Conflicts & War

US, allies look to cripple Russia’s war effort with sanctions on Central Bank

By Beatriz Pascual Macias

Washington, Feb 28 (EFE).- The United States stepped up its pressure on Russia’s economy with the announcement Monday of sanctions on that nation’s Central Bank and other sources of wealth, a move aimed at stopping Moscow from using its large stockpile of reserves to finance its war on Ukraine and bolster its severely battered currency.

Washington’s measure effectively immobilizes any assets of the Central Bank of the Russian Federation held in the US or by US persons, wherever located, the Treasury Department’s Office of Foreign Assets Control said in a press release.

It emphasized that the US has not acted alone, recalling that on Saturday Washington’s partners and allies also committed to imposing measures that will prevent Russia’s Central Bank from using its hard-currency reserves to undermine the impact of US sanctions and noting that the European Union followed up with their restrictions on Sunday night.

“The unprecedented action we are taking today will significantly limit Russia’s ability to use assets to finance its destabilizing activities, and target the funds (Russian President Vladimir) Putin and his inner circle depend on to enable his invasion of Ukraine,” Treasury Secretary Janet Yellen was quoted as saying.

“Today, in coordination with partners and allies, we are following through on key commitments to restrict Russia’s access to these valuable resources.”

The objective is to prevent Moscow from using dollars, euros and other hard currencies in its store of reserves – valued at $630 billion – for conducting the war or minimizing the impact of other sanctions imposed by Washington and its allies since the invasion began last Thursday.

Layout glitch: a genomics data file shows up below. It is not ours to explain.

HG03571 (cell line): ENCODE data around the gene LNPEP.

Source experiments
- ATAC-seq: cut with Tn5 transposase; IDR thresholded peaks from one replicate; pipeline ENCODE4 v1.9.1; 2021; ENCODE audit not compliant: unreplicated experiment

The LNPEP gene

White House officials predicted that the sanctions will have a further negative impact on the Russian economy and particularly the ruble, which plummeted by nearly 30 percent relative to the dollar and the euro on Monday, a plunge not seen in nearly three decades.

It was the first day that several Russian banks were banned from accessing the SWIFT global payments system at the behest of the EU, the US and other allies in response to Russia’s invasion of neighboring Ukraine.

In addition to Russia’s Central Bank, US persons also are barred from engaging in transactions with the National Wealth Fund of the Russian Federation and Russia’s Ministry of Finance.

The Treasury Department press release also recalled that at President Joe Biden’s direction OFAC last week sanctioned the Russian Direct Investment Fund, a key Russian sovereign wealth fund with exposure to the US financial system, and its chief executive officer, Kirill Dmitriev – a known Putin ally.

“Recently designated Russian President Vladimir Putin and his inner circle of cronies have long relied on RDIF and Dmitriev to raise funds abroad, including in the United States,” it added.

Nevertheless, the US has made an exception for “certain energy-related transactions” with Russia’s Central Bank.

The Biden administration has held back from imposing energy-related sanctions due to potential negative consequences for the US economy and particularly the European economy, which relies heavily on Russian oil and gas for energy supplies.

Washington’s efforts are focused now on coordinating with its Western allies the list of Russian banks that will be excluded from SWIFT, a move that will further isolate Russia’s economy.

Neutral Switzerland also adopted the EU’s sanctions package against Russia and said it would freeze assets belonging to Putin, Foreign Minister Sergey Lavrov and Prime Minister Mikhail Mishustin.

Russia’s Central Bank on Monday morning hiked interest rates to 20 percent from 9.5 percent to offset the increased risk of sky-high inflation and the ruble’s depreciation, while Moscow ordered exporters to convert 80 percent of their foreign currency revenues dating back to Jan. 1 to rubles.

The bank said it would also release 733 billion rubles (around $7 billion) of bank reserves to protect the liquidity of lenders affected by the Western sanctions.

In a fresh blow to Russia’s economy over the weekend, Norway’s sovereign wealth fund announced it would divest its Russian holdings, which total a sum of around $3.4 billion, the government announced Sunday.

Responding to the sanctions in a meeting with economic officials, Putin described the West as an “empire of lies.”

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